In 2012, Brazilian entrepreneur Eike Batista was on top of the world: Forbes had ranked him the seventh richest man on the planet, and the wealthiest Brazilian overall with a net worth topping $30 billion. He was named as one of TIME’s most influential people in the world, with Eduardo Paes, the mayor of Rio de Janeiro, praising him. Batista’s “most valuable asset is his commitment to Rio’s legacy,” Paes wrote at the time.
Unfortunately for Batista it’s looking more and more like this might be literally true. Since landing on the TIME 100 list less than two years ago, Batista has watched as his $30 billion in wealth has vanished to anywhere from $200 million to possibly nothing at all if you factor in debt. How does something like this happen?
Batista’s wealth was always tied up in the valuation of his commodities businesses, the most important of which was an oil and gas exploration company, OGX, he founded in 2007. The company was launched during one of the most robust periods of economic growth in Brazil‘s history and during a period off all-time highs in the price of oil. Since that time, economic growth has slowed from 7.5% in 2010 to less than 1% last year. Oil prices have also come down, making many of the deep-water wells OGX was betting on economically unfeasible. But most importantly, the wells that he did get up in running just never ended up producing the kind of oil he’d promised investors. According to a report in Bloomberg Businessweek:
“Batista predicted that OGX would pump 50,000 barrels a day by the end of 2012, ramping up to 730,000 a day by 2015. He said it was one of a group of “bonanza assets” worth as much as $1.5 trillion that would produce such high profit margins that they were “idiot-proof.” When OGX began pumping oil in January 2012, Batista bragged on Twitter that the two-year interval between discovery and production was a world record. The wells were far less bountiful than he’d hoped, however, and the company is now producing fewer than 17,000 barrels a day.”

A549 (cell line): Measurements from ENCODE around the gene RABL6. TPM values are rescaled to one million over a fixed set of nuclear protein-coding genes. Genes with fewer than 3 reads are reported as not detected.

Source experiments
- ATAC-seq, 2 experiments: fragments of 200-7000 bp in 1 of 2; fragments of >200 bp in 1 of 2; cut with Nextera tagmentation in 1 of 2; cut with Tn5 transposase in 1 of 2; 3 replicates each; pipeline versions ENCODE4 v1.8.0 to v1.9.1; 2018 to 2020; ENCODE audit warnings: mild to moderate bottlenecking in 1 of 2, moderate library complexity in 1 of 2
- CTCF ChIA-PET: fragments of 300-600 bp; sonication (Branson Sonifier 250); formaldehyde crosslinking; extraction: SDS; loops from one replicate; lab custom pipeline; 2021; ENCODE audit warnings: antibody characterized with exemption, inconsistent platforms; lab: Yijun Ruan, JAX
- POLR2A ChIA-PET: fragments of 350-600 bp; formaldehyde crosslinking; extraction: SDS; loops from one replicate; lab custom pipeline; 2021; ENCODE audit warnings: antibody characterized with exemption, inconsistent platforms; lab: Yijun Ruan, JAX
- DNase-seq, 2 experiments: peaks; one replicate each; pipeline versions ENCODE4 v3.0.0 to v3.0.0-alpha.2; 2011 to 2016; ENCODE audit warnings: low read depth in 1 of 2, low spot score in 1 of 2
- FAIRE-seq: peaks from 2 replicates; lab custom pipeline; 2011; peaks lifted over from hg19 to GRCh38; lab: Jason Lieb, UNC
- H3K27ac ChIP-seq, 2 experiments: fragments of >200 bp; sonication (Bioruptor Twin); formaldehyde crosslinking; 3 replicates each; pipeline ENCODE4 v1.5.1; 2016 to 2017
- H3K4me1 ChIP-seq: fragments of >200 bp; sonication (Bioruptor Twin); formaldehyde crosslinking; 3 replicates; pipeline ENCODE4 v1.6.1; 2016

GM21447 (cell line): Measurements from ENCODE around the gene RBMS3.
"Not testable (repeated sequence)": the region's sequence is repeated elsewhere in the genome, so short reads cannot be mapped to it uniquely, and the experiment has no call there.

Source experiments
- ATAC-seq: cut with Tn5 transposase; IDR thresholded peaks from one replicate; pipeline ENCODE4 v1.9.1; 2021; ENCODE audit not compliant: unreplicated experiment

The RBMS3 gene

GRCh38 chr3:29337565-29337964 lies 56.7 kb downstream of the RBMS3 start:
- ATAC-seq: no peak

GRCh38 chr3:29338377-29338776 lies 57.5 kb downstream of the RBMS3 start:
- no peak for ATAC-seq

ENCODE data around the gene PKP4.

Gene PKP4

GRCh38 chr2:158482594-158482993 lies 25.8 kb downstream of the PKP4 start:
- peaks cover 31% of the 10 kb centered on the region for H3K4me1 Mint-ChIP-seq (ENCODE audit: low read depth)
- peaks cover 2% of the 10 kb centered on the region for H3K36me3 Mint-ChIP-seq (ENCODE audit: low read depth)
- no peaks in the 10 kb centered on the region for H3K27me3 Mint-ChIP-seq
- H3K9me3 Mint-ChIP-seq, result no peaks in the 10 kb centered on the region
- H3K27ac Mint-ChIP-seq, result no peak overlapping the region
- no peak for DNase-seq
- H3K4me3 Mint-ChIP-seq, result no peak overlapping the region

Shares in Batista’s company fell more than 90%, and OGX’s failure sent shock waves through his other ventures, many of which were created to capitalize on his oil company’s success. Another of Batista’s companies, for instance, manufactured deep-sea oil rigs, and depended on OGX for its business.
Since the collapse of OGX’s stock price midway through this year, Batista has been selling off assets in the hope of keeping his core oil business afloat. But the battle over OGX debt has turned into a global free-for-all with investors around the world clamoring for Batista’s assets for fear that a potential bankruptcy would them out in the cold. Batista has not been speaking with the media of late, but gave a rare interview published in today’s Wall Street Journal in which he vowed that his comeback was already in the works.
In the interview Batista is contrite, arguing that while he lost investors money, nobody lost more than he. ”I am the biggest loser in this. I tried to create wealth for all of us. That was the reason we raised all the money—to create wealth and share it,” Batista said.
Still, the 57-year old entrepreneur believes he can hold his creditors at bay and maintain control of his flagship oil company. With billions in debt outstanding held by investors across the globe, it will be a long and drawn out fight. But with $30 billion already down the drain, how much more does Batista have to lose?